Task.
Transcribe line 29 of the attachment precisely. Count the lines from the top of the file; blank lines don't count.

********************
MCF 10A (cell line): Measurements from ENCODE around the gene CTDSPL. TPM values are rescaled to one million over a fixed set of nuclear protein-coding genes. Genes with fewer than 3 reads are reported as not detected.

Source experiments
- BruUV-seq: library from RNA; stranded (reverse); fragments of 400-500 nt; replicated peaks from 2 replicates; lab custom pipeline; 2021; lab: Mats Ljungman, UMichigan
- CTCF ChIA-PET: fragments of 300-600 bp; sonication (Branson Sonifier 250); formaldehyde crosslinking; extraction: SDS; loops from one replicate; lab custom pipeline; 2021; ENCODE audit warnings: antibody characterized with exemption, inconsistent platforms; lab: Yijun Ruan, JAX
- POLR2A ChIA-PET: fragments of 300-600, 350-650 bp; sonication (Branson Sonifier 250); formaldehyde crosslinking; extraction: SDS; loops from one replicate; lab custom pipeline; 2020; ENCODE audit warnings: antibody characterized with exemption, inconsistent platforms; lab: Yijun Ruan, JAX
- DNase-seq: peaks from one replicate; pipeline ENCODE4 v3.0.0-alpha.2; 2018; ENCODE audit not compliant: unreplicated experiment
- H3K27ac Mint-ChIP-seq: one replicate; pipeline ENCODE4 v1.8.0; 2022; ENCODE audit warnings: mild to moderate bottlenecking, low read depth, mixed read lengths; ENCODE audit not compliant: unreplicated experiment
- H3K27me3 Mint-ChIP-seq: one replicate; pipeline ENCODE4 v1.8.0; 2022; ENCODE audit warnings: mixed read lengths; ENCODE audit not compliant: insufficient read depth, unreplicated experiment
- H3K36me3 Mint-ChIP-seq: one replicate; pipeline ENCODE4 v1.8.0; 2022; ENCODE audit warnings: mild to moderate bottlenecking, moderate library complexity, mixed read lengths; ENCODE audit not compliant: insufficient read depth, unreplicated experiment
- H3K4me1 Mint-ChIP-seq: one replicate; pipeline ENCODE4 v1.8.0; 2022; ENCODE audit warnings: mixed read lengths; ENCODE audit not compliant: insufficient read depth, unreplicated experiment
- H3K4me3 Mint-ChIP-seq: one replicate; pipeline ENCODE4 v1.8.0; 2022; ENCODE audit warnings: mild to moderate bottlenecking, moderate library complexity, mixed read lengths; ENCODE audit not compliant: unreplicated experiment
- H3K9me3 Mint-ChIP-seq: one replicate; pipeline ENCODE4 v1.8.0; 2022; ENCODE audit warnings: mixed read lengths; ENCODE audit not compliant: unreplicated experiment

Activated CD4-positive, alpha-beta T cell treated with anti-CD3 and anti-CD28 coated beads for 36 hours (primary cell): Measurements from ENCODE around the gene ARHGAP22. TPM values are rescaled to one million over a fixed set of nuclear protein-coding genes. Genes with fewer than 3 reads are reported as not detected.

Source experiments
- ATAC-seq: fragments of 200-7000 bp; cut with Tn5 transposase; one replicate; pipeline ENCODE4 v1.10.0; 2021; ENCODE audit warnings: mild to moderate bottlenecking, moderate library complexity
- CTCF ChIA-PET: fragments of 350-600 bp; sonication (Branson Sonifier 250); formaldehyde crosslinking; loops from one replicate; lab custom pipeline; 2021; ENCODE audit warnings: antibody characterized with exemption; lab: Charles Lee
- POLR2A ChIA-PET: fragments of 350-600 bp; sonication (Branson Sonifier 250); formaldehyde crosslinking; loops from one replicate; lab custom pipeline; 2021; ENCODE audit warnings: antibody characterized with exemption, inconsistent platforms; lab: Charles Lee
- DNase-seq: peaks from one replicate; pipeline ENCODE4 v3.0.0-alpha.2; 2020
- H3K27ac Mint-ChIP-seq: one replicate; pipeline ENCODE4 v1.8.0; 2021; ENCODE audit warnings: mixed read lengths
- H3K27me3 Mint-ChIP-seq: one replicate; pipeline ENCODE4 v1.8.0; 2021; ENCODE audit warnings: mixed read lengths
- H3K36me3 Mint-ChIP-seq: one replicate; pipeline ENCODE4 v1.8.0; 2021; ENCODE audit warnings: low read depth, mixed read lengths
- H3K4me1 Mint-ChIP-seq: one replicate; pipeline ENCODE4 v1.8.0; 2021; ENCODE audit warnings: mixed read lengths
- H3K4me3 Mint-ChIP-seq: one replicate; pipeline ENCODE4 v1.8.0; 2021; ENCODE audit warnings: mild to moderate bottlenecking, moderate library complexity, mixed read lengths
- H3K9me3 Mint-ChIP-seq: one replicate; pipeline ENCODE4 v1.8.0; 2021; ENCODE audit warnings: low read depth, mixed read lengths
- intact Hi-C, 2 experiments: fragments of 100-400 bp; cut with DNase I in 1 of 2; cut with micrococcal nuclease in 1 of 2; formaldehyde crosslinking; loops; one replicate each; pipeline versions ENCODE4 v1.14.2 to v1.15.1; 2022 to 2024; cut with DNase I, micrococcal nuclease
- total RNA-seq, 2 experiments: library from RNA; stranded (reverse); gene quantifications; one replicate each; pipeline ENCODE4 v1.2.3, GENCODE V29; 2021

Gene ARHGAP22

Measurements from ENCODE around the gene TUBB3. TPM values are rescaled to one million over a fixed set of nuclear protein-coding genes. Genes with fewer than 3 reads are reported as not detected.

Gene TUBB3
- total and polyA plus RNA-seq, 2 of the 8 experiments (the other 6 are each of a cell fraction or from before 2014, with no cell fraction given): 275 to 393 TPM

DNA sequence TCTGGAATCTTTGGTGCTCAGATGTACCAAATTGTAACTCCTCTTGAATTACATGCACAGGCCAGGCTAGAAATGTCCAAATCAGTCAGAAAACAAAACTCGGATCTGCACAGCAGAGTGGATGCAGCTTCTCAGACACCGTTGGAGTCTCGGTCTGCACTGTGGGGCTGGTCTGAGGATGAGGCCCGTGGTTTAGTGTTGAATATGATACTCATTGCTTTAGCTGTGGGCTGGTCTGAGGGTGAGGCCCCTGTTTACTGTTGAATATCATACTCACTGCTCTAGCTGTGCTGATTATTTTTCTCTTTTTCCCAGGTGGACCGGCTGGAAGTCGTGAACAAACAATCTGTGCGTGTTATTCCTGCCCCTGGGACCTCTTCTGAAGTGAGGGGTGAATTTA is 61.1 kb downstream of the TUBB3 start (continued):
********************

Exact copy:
Gene TUBB3